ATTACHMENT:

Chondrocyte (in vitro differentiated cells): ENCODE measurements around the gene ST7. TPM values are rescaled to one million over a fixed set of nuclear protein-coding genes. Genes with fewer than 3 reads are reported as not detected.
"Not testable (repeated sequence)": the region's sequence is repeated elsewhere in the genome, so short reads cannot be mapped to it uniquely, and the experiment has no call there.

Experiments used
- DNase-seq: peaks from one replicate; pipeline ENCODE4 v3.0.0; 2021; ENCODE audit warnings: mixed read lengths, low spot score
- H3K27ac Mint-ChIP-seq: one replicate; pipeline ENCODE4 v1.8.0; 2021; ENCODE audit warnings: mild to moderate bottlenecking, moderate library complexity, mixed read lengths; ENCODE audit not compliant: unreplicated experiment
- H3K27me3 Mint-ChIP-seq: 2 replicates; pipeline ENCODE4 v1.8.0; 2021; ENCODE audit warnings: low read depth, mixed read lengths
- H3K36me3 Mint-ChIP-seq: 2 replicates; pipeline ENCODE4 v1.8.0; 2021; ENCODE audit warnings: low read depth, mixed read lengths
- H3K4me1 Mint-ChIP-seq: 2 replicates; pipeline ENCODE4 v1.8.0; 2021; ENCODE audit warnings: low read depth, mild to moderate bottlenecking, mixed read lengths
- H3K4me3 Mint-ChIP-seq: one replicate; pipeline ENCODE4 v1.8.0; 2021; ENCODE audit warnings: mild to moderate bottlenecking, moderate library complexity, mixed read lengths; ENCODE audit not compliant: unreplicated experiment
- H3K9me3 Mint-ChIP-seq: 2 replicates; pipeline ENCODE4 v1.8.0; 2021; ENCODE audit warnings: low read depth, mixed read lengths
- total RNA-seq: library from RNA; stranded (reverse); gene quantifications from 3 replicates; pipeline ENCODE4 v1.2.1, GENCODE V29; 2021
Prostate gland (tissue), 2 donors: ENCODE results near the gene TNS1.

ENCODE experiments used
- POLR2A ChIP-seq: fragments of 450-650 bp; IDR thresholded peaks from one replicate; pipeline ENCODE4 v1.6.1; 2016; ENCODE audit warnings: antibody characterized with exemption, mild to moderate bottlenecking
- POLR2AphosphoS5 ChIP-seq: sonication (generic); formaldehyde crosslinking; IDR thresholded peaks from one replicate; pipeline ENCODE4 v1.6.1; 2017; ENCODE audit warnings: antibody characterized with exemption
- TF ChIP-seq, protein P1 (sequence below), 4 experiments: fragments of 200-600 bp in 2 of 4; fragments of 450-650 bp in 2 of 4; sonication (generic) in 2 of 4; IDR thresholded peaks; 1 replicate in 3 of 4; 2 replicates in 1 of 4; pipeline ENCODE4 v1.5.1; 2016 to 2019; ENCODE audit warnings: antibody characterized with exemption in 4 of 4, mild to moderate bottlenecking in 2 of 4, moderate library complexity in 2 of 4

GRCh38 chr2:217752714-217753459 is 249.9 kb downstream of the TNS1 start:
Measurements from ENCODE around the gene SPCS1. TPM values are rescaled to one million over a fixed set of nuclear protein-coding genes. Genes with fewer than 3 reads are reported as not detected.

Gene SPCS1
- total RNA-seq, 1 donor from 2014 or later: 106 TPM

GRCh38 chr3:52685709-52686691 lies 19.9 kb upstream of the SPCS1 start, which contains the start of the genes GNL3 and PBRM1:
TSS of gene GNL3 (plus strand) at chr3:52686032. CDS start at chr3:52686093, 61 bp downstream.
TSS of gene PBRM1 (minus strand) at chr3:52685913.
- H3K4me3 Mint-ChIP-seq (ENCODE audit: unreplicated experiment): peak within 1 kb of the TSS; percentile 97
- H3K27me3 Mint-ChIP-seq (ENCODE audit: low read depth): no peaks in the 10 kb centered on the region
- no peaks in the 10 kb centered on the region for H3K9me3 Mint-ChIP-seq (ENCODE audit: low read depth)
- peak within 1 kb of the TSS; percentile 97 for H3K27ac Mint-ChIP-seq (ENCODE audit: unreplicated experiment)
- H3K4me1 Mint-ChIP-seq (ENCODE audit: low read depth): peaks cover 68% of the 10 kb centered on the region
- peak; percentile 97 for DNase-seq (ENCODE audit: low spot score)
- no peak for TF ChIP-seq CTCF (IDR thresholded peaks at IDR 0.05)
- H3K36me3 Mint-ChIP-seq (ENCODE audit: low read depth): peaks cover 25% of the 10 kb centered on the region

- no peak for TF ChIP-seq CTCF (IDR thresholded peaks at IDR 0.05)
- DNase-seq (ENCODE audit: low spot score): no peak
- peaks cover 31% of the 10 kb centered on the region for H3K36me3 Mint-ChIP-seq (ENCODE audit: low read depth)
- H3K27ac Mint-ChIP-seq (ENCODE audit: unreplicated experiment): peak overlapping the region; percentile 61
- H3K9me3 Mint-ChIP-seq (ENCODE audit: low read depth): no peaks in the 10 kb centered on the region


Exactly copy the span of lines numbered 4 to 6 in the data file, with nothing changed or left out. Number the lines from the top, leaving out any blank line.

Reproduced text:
- DNase-seq: peaks from one replicate; pipeline ENCODE4 v3.0.0; 2021; ENCODE audit warnings: mixed read lengths, low spot score
- H3K27ac Mint-ChIP-seq: one replicate; pipeline ENCODE4 v1.8.0; 2021; ENCODE audit warnings: mild to moderate bottlenecking, moderate library complexity, mixed read lengths; ENCODE audit not compliant: unreplicated experiment
- H3K27me3 Mint-ChIP-seq: 2 replicates; pipeline ENCODE4 v1.8.0; 2021; ENCODE audit warnings: low read depth, mixed read lengths